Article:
Truth and reconciliation commissions and official governmental apologies continue to surface worldwide as mechanisms for coming to terms with human rights violations and social atrocities. As the first scholarly collection to explore the intersections and differences between a range of redress cases that have emerged in Canada in recent decades, Reconciling Canada provides readers with the contexts for understanding the phenomenon of reconciliation as it has played out in this multicultural settler state.
In this volume, leading scholars in the humanities and social sciences relate contemporary political and social efforts to redress wrongs to the fraught history of government relations with Aboriginal and diasporic populations. The contributors offer ground-breaking perspectives on Canada's 'culture of redress,' broaching questions of law and constitutional change, political coalitions, commemoration, testimony, and literatures of injury and its aftermath. Also assembled together for the first time is a collection of primary documents - including government reports, parliamentary debates, and redress movement statements - prefaced with contextual information. Reconciling Canada provides a vital and immensely relevant illumination of the dynamics of reconciliation, apology, and redress in contemporary Canada.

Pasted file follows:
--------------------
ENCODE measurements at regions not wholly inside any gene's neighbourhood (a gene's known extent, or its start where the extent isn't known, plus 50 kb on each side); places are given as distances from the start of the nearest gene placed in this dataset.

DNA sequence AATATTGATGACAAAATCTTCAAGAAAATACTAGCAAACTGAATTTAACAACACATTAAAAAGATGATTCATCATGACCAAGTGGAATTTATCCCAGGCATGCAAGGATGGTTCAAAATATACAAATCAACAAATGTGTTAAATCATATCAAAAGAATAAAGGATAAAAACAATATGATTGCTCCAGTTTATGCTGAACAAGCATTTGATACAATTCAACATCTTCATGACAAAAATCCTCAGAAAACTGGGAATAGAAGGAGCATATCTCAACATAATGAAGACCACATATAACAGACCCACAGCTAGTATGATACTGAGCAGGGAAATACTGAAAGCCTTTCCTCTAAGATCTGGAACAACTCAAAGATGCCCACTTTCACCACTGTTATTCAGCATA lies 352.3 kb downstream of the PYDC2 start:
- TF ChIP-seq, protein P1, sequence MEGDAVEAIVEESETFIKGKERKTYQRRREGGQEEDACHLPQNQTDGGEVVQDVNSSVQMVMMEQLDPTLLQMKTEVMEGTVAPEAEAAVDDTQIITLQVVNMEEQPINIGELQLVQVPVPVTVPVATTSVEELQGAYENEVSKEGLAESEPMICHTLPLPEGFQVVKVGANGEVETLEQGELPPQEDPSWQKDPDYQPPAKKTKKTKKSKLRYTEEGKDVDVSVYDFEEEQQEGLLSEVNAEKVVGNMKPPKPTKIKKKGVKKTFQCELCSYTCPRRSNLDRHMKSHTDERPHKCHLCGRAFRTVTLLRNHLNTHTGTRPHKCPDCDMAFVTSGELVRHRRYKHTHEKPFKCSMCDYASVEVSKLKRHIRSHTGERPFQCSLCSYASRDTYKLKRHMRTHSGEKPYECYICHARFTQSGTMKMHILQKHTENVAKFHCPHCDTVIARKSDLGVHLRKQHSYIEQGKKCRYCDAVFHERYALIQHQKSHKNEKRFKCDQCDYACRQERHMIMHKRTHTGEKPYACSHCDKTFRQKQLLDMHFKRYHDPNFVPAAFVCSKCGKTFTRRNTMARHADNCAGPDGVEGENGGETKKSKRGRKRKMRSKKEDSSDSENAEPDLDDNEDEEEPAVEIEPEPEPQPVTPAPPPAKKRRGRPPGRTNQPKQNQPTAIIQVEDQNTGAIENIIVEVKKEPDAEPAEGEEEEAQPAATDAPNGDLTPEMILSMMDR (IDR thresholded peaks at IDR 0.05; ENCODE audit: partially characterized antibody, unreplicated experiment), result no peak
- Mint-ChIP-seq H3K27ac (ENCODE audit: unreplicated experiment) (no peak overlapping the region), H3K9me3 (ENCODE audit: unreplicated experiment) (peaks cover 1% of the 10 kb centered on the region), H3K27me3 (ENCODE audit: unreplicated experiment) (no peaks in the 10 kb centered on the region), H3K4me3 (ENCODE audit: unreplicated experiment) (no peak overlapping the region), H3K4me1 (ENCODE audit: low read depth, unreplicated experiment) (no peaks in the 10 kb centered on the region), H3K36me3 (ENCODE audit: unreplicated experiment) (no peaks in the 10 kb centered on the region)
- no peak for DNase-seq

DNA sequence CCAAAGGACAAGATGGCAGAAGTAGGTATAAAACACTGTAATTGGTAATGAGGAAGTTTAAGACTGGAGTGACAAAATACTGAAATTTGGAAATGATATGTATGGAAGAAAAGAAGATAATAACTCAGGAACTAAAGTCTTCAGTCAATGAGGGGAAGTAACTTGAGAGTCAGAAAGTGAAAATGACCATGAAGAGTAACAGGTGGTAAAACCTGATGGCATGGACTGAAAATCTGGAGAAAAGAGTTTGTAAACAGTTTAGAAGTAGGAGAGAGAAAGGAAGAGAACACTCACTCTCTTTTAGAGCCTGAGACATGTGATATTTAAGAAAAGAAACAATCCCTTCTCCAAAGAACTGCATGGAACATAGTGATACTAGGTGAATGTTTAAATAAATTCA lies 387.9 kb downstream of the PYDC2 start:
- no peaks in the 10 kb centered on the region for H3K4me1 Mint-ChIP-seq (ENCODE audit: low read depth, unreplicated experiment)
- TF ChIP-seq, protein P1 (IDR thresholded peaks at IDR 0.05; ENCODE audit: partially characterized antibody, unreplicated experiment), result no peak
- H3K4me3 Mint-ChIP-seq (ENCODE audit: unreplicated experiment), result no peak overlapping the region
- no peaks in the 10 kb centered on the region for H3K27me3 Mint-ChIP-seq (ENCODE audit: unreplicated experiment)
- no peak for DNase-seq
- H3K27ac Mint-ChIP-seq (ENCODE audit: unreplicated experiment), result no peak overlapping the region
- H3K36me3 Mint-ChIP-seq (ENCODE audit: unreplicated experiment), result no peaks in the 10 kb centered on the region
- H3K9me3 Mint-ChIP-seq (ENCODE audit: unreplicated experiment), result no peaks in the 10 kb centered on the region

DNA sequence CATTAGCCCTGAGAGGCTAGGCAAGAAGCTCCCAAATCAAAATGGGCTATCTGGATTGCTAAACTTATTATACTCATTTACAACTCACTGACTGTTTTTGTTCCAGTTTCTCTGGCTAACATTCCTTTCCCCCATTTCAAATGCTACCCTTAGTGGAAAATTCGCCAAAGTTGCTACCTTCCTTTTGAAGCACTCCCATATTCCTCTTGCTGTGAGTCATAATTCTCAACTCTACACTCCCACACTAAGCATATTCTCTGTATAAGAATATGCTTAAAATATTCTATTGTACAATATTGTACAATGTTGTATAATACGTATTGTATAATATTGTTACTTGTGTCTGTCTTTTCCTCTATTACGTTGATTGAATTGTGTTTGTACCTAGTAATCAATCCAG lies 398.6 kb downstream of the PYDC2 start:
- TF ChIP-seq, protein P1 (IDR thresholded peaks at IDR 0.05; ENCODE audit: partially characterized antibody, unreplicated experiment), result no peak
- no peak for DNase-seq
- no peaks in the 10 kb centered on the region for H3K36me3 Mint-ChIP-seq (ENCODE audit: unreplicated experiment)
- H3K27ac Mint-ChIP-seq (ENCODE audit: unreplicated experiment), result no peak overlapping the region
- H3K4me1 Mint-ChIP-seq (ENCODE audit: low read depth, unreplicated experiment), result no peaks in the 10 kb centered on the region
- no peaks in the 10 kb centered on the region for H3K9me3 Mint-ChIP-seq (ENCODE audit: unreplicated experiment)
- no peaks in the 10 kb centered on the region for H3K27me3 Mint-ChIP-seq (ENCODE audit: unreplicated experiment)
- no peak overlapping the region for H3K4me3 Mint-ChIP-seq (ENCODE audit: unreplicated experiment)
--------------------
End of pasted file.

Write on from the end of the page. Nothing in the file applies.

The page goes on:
Paperback, 496 pages